It's been a minute, but time doesn't effect true
talent when it's genuine and well-preserved. Both
are factors where New York City-bred Coko Gamble is
concerned. You know her when you hear her. Almost
as soon as we started thinking, "Where's Coko?," her
hazy and lush single, "Sunshine," hit the airwaves.
After confirming well-circulated rumors, it came as
no surprise that it was a solo single, making way for
her current debut LP, Hot Coko. With six gold
and platinum singles, multiple awards and nine Top 10
singles behind her, sweet-voiced Coko commenced to
working on her exciting LP, with the likes of
hit-making producer Rodney Jerkins, labelmate Tyrese,
long-time collaborator Brian Morgan and red-hot
raptress Eve contributing to Hot Coko, it was
clear to all involved that she was well on her way to
the next level of her career.
Without making a splashy or over-documented departure
from the hit-making trio, Coko went low-profile and
commenced to working on the project she'd waited
years to embark on. But we wanted to backtrack, and
hear how everything, from the silent break-up to the
new music, went down. Coko proved to be quite
BLACK BEAT: So, tell me what the best part of
embarking on solo project was. Then I wanna hear
what the unnerving part was too, the part that didn't
COKO: The best part was freedom. I had a lot of
freedom on this album; I was able to just do what I
wanted to. That's the best part, just being able to
do whatever it is that you want to do without hearing
who doesn't want to do this or that. But I was
nervous because I didn't know how everybody was going
to receive it. And then I was hearing, "She went
solo? She can't do it all by herself." I heard
little stuff like that. That made me very nervous,
so I went into the studio like, "Okay, I gotta do
So you just went in there and knocked it out.
Right (she chuckles).
Most singers who leave a group and go solo usually
make a clean break from the sound, management,
producers, and everythig having to do with the group.
What made you bring Brain Morgan (producer of a
handful of SWV hits) along for your solo project?
Brian and I just have that special chemistry. And, I
don't care, he always seems to come through with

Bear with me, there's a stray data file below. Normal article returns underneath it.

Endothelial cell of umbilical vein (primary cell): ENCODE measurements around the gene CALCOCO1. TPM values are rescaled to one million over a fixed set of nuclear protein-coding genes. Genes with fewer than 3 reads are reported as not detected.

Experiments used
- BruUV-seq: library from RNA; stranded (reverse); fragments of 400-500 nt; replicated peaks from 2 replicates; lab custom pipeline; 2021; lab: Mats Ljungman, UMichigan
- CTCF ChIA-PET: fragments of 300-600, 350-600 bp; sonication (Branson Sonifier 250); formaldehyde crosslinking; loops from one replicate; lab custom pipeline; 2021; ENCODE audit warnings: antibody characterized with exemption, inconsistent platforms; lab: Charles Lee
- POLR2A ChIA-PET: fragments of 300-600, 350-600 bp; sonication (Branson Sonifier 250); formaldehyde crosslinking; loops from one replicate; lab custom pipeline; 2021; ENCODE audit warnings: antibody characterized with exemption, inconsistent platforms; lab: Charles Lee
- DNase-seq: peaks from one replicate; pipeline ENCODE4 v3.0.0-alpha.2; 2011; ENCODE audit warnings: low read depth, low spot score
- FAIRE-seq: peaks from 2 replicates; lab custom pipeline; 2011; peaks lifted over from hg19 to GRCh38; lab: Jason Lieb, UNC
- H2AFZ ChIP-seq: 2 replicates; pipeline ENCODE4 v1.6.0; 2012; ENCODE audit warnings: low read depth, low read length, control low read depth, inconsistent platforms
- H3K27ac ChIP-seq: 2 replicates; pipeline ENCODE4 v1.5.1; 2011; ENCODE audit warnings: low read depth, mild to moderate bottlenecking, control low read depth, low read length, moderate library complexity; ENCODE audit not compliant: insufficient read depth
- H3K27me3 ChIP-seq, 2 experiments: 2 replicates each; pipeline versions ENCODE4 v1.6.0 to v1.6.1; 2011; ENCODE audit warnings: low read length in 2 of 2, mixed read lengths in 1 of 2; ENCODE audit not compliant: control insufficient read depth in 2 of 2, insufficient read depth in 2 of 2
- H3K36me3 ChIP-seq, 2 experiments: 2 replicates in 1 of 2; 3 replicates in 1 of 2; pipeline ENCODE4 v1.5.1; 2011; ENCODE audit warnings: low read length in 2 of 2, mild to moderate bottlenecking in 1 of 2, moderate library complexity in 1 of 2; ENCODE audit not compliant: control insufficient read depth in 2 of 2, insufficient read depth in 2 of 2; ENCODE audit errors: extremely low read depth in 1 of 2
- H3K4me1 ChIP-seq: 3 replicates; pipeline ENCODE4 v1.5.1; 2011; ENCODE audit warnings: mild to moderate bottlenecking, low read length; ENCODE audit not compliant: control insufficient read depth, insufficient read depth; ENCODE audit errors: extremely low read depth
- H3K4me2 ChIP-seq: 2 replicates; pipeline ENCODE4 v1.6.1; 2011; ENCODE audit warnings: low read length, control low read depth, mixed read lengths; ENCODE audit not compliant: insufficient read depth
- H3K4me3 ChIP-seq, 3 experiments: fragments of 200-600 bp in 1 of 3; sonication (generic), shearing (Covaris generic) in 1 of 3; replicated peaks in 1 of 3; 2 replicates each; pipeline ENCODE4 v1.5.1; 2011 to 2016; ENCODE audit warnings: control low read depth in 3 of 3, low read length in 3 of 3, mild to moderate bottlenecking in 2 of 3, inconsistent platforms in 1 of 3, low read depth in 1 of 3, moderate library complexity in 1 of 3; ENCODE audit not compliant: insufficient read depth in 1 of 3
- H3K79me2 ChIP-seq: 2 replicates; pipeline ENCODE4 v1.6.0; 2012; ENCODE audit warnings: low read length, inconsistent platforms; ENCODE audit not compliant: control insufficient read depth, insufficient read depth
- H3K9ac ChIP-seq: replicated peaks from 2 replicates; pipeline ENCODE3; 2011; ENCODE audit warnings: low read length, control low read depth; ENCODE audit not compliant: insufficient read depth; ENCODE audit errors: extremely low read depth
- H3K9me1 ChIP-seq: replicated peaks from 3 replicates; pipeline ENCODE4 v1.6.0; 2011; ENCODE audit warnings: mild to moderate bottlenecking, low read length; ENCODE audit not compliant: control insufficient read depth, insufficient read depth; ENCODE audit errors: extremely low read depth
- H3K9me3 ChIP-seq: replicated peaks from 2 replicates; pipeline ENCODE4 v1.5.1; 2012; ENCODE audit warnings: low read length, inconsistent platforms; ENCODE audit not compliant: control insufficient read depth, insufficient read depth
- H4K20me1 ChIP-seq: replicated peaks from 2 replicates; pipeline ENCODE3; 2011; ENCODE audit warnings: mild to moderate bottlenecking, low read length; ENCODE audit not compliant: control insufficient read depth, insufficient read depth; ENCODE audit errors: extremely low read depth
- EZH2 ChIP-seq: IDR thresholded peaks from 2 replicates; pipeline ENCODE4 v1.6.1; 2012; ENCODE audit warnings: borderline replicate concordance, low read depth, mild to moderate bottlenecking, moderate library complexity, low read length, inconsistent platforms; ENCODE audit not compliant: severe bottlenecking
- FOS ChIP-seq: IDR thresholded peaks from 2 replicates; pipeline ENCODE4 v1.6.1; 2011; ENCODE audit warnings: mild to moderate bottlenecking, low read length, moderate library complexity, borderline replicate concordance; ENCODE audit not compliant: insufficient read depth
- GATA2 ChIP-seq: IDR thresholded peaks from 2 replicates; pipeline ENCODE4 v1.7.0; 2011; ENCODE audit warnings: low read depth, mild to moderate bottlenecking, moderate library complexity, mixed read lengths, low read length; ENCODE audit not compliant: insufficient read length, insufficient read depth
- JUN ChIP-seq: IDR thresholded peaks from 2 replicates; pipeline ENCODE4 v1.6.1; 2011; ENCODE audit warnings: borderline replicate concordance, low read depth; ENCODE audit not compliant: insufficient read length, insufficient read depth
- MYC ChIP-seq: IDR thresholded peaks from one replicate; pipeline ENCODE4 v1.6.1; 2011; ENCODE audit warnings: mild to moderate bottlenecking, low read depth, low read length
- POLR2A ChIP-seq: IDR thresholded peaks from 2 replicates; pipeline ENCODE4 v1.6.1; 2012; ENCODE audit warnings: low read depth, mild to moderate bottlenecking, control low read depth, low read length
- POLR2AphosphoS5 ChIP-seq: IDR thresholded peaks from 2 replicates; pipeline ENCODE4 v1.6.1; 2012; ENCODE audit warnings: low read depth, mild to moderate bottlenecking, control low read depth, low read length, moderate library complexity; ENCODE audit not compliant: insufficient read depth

those ballads. Nobody else can give me ballads like
him. He was going to be down anyway. He did "Rain"
for us. So he's always going to be there.
What was the deciding factor in dissolving
I just couldn't take it anymore. We weren't getting
along, and it was just really crazy. The situation
was an unhappy situation that I didn't want to be in
anymore. RCA had already given me a solo deal. So,
originally, I was going to do the solo project, and
then come back to SWV and do my thing, But things
blew up. So I left, and that was it for me.
Groups do break up, so I guess we all get used to
Yeah, it's not something new to everybody.
In my opinion, Hot Coko is definitely
different, but not a drastic break from the SWV
sound. had you planned things that way?
Well, I mean, you have to understand that I was the
lead vocalist, which I performned a lot of the
backgrounds. So the sound can't be that much
different, you know. My voice is still the same.
That's why the core of the sound is still there.
How long had you been working on Hot
It took me six months to record this project. That's
not bad, considering the fact that we stopped
recording for a little while, and then started again.
So it wasn't like six months straight.
Did you have to wait for Rodney Jerkins'
availability? I know he's the most in-demand
producer right now.
At first we did. But once we got him, it was cool.
We just went straight into getting these songs done.
Did you do it all here, at home, on the east
No, actually I did some here, and then I was in Los
Angeles for like a month. Rodney had me come out
there, even though he originally wanted me to go out
to Florida. But then the location switched to L.A.
Was there anything different, as far as
inspiration, about recording out there for you?
I think he was working with Michael Jackson, so he
needed both of us out there, so he could go from one
studio to the next. If I really wanted to go do it
in New York, things would have been to hard for him.
But it was cool; I wasn't complaining (she laughs).
Did you take your son with you?
No, because they told me I was only going to be out
there for like two weeks, and it ended up being a
month. I was like, "I gotta go home." We were
supposed to do one more song with Rodney, but I was
like, "I gotta go."
Tell me about the songwriting process for Hot